How prepared is the UK for the 2019 WEEE regulation changes?

The WEEE landscape is constantly changing, not least because waste arisings are mounting and compliance issues unfortunately remain commonplace. But what impact are the regulatory changes of January 2019 set to have, how prepared is the UK for the adjustments, and what’s the secret to WEEE recycling best practice? Marcus Brew, managing director of UNTHA UK, offered his views to CIWM – catch up on the article here…

The subject of WEEE doesn’t ever seem to leave the headlines, with collection targets a common theme. Whilst producers may have rejoiced at Defra’s target easing in the spring of 2018, for instance, there were others in industry who vocally expressed their disappointment at the news, especially on the back of a similar trend the previous year.

The UK’s overall collection goal in 2017 was 622,033 tonnes, significantly less than the EU’s aim for the nation to salvage 776,000 tonnes. At the time, we polled visitors to our website who expressed feelings of deflation, with 58% believing the targets were too low and risked stalling progress.

Fast forward to this April and it was confirmed that, following proposals of a further reduction, Defra was standing by its target of only 532,818 tonnes for 2018 – almost 100,000 tonnes less than the already-lowered objective set for the previous 12 months.

It should be noted that there are multiple variables at play when setting targets, of course. For instance, individuals’ decreased use of outdated technology such as gas discharge lamps – in favour of more modern, longer-lasting LEDs – naturally has an impact on target setting.

Targets must also be achievable – there is little point them existing for targets’ sake. Official statistics highlighted that UK producer compliance schemes (PCSs) in 2017 underperformed by 15%, for instance – even at the reduced levels. So, the UK achieving its EU member state target of 768,211 tonnes for 2018, would arguably have been nigh-on impossible.

But in the absence of impetus to act, will industry mindsets become more passive? According to the European Commission website, WEEE remains one of the fastest growing waste streams in the EU. With arisings mounting by 3-5% per year, now is not the time to stop driving for change.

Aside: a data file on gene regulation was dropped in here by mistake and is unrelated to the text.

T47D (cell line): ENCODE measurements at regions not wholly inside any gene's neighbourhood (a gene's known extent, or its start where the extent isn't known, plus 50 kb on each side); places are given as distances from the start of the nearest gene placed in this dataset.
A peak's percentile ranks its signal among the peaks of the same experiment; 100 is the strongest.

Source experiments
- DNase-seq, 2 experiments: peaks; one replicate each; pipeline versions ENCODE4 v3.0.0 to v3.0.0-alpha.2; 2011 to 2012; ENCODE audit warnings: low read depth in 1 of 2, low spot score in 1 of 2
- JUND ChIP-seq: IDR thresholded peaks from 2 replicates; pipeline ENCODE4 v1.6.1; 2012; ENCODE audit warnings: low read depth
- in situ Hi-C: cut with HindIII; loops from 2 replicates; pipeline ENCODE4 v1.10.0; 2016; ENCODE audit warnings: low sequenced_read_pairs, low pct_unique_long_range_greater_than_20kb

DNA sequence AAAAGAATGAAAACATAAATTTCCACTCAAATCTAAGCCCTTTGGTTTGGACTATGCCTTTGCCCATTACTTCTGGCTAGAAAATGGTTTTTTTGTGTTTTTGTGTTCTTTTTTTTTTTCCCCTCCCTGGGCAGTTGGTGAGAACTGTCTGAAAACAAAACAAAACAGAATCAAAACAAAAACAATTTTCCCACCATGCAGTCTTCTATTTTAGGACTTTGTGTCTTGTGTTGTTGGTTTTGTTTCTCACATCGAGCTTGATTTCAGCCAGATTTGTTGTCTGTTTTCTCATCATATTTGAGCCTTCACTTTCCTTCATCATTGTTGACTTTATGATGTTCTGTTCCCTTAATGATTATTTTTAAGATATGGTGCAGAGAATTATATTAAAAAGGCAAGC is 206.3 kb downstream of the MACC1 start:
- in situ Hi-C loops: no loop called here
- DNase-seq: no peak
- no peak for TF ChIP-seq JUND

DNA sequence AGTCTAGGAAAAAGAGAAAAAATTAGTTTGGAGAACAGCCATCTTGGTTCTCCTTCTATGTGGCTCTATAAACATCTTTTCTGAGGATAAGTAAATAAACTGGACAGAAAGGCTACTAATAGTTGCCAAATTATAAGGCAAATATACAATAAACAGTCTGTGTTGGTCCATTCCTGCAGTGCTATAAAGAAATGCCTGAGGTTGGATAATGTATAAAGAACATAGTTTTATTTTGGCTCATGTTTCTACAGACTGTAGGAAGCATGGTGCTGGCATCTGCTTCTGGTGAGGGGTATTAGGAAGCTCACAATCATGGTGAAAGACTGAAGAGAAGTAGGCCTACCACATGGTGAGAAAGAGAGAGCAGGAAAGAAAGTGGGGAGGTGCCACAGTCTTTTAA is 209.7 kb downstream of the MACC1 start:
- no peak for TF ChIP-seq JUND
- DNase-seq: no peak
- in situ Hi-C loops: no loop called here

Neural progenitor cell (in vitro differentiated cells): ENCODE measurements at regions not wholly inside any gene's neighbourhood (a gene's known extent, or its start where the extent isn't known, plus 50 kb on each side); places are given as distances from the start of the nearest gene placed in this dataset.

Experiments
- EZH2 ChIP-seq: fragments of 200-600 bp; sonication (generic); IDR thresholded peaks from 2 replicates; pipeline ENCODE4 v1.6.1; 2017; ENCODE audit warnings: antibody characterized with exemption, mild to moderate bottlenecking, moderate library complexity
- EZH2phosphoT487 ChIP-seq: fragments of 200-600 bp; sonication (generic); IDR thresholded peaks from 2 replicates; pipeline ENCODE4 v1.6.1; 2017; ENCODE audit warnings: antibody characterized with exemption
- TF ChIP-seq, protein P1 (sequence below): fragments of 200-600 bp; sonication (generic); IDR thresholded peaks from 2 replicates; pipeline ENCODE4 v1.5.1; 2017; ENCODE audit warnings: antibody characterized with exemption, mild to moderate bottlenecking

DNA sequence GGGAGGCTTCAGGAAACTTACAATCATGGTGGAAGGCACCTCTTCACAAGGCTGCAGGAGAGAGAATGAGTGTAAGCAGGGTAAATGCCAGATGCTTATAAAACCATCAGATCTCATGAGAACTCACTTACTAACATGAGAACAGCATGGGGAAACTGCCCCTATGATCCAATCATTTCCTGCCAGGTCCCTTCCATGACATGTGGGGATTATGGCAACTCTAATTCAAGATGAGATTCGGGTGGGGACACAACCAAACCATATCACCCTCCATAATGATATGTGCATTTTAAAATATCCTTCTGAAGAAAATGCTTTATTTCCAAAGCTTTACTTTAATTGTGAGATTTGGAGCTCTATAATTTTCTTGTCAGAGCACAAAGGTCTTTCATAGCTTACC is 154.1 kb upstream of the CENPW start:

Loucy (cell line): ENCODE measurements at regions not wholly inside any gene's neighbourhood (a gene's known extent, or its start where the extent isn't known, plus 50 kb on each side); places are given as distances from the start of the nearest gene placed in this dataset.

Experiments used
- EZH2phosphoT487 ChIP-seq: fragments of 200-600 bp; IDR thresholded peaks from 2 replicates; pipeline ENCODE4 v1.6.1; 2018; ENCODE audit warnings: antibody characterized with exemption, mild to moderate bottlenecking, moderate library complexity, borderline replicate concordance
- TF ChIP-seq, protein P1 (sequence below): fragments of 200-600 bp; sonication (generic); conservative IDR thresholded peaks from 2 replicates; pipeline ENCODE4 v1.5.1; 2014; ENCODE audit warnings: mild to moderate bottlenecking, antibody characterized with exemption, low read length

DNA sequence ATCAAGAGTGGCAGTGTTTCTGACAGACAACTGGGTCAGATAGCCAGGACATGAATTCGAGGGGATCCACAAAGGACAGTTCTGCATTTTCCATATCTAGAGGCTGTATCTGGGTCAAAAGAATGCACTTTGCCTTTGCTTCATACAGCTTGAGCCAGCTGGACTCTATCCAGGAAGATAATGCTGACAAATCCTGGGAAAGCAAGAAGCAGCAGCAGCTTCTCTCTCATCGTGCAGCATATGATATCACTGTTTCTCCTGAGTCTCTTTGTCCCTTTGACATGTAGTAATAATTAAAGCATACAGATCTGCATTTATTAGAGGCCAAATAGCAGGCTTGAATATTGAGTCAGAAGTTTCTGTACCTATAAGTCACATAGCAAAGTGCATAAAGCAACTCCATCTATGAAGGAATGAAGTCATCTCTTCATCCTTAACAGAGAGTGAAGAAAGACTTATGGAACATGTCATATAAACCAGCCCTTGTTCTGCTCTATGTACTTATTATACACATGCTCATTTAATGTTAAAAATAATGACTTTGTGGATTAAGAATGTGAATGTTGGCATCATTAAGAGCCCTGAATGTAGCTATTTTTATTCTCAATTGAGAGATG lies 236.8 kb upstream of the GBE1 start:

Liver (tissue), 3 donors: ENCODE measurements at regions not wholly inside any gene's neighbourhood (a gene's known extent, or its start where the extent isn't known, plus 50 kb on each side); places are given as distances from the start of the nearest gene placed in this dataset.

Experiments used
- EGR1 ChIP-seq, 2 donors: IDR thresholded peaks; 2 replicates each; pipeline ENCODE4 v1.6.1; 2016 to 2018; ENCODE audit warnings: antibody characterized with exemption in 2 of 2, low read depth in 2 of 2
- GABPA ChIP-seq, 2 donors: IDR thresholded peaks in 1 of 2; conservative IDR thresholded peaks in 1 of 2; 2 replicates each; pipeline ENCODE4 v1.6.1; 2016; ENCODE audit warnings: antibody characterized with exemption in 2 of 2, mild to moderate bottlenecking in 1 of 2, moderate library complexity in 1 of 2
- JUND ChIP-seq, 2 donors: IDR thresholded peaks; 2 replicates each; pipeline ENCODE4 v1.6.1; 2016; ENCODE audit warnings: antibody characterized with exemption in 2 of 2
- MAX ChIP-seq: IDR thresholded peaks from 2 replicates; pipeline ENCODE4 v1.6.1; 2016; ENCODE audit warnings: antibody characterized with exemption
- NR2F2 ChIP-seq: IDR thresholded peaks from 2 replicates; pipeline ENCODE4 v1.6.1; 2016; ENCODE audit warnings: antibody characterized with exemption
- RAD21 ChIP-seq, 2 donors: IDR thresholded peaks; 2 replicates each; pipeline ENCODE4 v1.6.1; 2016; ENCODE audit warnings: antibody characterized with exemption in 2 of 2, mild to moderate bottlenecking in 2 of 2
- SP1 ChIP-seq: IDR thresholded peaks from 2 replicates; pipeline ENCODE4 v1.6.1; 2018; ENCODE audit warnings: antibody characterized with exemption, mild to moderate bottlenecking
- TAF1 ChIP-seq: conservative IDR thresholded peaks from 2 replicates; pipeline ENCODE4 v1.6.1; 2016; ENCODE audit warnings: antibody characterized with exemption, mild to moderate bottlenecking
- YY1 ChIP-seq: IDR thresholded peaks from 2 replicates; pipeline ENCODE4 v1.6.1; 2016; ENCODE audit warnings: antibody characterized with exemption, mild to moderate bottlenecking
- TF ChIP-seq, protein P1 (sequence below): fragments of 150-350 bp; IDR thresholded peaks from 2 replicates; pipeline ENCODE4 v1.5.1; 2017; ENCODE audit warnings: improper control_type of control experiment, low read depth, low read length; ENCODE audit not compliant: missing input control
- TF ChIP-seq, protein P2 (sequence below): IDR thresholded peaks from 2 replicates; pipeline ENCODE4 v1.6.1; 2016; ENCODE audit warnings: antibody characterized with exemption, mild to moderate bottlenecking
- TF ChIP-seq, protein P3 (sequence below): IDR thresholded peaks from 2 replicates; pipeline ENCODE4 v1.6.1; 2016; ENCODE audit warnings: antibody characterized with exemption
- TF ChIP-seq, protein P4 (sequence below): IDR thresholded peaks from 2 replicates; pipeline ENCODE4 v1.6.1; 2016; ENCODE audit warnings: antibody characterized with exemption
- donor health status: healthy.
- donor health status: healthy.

Regulatory changes are looming

There has been great debate surrounding the upcoming changes to the UK WEEE Directive 2013 too. It had long been proposed that, in January 2019, the country’s producers would move to an ‘Open Scope’ implementation within which all items of electrical and electronic equipment (EEE) would fall under the Directive’s regulatory requirements, unless a specific exemption was highlighted to state otherwise.

A lengthy consultation with industry ensued and in May 2018 Defra published the decision that whilst Open Scope will be introduced as planned, UK EEE producers will continue to report into the 14 existing categories, not the six that have been created at EU level. Newly-named Open Scope products will simply be allocated to one of the 14 categories.

This outcome will seemingly please the masses, given 75% of consultation respondents overall voted in favour of the reporting protocol remaining as is. The numbers are said to have differed slightly between trade bodies, treatment facilities, producers, and Producer Compliance Schemes (PCSs) but this route was the most preferred.

This is not to say that WEEE collection and processing will suddenly become easier, but at least the reporting process will not be any more burdensome. It is at Government level that the compliance headache perhaps exists, to ensure data can be presented to the EU in the format required, but this outcome was the Government’s preferred option too.

It is understood that WEEE product scope guidance is currently being reviewed, to add greater clarity as to the electrical and electronic equipment which will soon be included within the regulation.